[Tractate "Ethics of the Fathers" 2:13]
Rabbi Yonah (1180-1263 Spain) explains the wisdom of
Rabbi Yochanans exercise, and the logic of his students responses:
Addressing their quest for moral perfection, Rabbi Yochanan charged his
students with the task of identifying the single character trait that they should
strive to master as a springboard for the mastery of other virtuous character traits.
Along to road to self-improvement, it is wisest to concentrate our efforts on perfecting
only one facet of our personality, no matter how long it takes, since after that, the
mastery of other traits becomes an attainable goal. If we would attempt to master multiple
attributes simultaneously, it is likely that we will succeed in mastering none of them.
Rabbi Yonah proceeds to explain and elaborate on each of the
"Rabbi Eliezer says: A good eye" This means the
practicing of charitable behavior.
"Rabbi Yehoshuah says: A good friend" It is
easy to befriend a single person, and from this devoted friendship, to develop a love for
"Rabbi Yose says: A good neighbor" Begin by
befriending your neighbors, and, having achieved this, you can succeed in developing a
love for other people.
"Rabbi Shimon says: One who considers the consequences of his
deeds" Before you take any action, stop to consider what it may lead to.
This habit will prevent you from committing a great number of sins.
"Rabbi Elazar says: A good heart" Develop an
attitude of patience and inner harmony, regardless of the events that are taking place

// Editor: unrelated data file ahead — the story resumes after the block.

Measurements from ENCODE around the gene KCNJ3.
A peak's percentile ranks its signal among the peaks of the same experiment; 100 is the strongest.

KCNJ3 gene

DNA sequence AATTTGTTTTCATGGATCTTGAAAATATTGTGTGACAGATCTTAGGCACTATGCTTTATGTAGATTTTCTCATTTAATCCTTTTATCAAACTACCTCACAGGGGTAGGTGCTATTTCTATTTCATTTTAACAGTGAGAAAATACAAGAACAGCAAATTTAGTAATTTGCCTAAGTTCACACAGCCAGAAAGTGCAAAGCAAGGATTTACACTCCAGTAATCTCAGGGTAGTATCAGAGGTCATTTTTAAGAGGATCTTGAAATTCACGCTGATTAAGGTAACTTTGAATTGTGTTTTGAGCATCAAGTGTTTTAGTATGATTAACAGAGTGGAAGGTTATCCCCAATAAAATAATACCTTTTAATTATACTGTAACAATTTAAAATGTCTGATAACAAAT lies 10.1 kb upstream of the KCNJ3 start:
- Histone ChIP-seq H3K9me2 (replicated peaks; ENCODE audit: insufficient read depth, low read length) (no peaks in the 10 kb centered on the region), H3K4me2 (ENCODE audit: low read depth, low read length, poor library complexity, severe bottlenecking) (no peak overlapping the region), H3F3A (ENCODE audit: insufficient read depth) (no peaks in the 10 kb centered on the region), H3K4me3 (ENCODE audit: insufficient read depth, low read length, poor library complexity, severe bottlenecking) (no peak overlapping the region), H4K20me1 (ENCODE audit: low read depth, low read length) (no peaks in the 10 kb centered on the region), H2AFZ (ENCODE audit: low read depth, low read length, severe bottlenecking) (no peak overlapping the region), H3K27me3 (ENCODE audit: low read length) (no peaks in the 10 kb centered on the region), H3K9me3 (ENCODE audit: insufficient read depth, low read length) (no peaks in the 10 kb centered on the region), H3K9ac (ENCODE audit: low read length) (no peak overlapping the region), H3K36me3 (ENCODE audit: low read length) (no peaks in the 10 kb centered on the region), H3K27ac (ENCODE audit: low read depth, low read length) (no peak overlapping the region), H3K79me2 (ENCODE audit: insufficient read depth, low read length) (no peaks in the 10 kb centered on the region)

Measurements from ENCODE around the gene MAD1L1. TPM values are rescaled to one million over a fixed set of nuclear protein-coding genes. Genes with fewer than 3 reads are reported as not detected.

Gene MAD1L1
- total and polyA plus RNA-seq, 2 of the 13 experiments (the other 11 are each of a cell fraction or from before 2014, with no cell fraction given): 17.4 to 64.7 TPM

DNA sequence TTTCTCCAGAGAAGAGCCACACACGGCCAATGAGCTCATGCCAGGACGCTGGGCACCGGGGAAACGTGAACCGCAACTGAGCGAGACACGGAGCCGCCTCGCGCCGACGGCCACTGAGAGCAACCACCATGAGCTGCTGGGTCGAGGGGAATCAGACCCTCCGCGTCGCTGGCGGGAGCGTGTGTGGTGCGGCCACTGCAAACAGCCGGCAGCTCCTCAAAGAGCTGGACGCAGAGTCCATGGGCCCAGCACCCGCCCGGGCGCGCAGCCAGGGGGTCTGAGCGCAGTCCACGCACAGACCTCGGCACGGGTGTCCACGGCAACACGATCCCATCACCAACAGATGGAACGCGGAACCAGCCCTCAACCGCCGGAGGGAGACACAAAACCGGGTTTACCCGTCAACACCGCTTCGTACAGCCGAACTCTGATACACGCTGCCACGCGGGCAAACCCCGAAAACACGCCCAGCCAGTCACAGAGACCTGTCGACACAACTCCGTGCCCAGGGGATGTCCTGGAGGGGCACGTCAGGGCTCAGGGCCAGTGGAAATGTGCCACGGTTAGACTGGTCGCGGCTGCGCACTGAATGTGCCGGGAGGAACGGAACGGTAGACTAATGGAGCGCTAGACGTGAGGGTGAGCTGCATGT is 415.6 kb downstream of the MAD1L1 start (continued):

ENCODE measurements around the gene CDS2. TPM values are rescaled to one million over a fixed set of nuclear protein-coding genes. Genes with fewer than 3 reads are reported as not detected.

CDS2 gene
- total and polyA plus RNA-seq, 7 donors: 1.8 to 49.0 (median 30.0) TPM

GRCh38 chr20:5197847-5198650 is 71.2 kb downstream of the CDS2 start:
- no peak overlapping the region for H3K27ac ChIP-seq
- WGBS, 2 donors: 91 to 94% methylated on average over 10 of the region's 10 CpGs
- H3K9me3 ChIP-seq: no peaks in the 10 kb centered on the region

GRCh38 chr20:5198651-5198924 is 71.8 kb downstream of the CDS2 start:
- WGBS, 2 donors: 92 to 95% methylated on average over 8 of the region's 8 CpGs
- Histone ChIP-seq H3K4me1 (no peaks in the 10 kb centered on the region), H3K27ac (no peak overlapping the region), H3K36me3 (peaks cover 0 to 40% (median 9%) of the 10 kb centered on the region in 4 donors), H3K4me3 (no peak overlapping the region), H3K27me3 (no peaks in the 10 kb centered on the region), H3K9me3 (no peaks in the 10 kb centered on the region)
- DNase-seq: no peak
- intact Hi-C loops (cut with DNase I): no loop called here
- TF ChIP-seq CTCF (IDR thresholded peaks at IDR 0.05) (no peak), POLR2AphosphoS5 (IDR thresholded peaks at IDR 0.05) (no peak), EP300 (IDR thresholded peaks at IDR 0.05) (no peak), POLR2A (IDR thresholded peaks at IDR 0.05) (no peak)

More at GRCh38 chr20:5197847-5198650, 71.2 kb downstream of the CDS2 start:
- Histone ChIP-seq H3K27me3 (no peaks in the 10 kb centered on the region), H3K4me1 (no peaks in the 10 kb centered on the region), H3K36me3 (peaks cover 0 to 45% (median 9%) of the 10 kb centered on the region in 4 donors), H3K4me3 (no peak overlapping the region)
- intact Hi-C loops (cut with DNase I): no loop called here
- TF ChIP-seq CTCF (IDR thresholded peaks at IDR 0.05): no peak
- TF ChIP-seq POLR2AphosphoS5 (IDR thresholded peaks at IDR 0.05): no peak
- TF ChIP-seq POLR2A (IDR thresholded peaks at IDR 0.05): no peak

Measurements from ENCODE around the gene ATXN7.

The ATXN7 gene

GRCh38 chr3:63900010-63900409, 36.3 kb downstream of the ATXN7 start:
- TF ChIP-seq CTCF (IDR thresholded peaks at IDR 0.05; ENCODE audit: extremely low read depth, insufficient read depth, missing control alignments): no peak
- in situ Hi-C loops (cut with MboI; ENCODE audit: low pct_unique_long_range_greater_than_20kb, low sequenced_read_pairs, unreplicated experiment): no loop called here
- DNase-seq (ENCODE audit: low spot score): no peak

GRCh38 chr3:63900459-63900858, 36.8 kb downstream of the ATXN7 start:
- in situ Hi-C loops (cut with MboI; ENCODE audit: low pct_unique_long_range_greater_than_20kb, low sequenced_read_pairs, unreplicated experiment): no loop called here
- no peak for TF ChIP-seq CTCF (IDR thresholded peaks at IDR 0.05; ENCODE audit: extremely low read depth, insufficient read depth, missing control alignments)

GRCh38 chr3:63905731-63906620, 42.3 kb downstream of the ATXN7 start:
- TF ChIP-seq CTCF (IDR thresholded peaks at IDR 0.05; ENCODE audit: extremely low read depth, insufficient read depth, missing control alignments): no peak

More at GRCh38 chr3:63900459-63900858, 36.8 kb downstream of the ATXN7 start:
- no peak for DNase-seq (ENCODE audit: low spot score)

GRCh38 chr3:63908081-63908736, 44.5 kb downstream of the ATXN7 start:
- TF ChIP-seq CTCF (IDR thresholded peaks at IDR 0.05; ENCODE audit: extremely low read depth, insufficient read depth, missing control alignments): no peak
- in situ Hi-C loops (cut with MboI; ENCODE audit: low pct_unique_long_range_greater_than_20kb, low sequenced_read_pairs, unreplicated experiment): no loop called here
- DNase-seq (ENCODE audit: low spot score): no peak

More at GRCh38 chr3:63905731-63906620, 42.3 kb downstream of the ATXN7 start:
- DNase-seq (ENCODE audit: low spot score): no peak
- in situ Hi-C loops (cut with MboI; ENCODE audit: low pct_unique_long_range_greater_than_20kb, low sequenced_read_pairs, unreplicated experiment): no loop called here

Rabbi Yochanans objective was to have his students isolate a
single aspect on which to focus for moral improvement, and then to build on their
successes. As we develop our personal plans for self-improvement for the upcoming year, we
should likewise aim for gradual, modest achievements, rather than attempt to make sudden,
Return to Sin
We have resolved not to repeat a given sin, and yet we realize that we
have made similar commitments in the past, and have not managed to fulfill them. This
awareness of past relapses into sin fill us with uncertainty: Will G-d accept our teshuvah
if we later return to the very sins that we are now intending to leave behind forever?
Rabbi Saadia Gaon (892-942, Babylon) addresses this dilemma:
Let me further clarify: If, in the process of teshuvah, a person
resolves sincerely that he will not repeat the sin, his teshuvah is accepted. Even
if at some later point he falls prey to the machinations of his Evil Inclination, and is
once again led to sin, his teshuvah is not voided retroactively. Only those actions
that follow his teshuvah will be held against him; however, the sins
preceding his teshuvah remain forgiven.
If one has done a complete teshuvah, an honest commitment, based
on an earnest intention to refrain from a sin, is alone sufficient to ensure that one will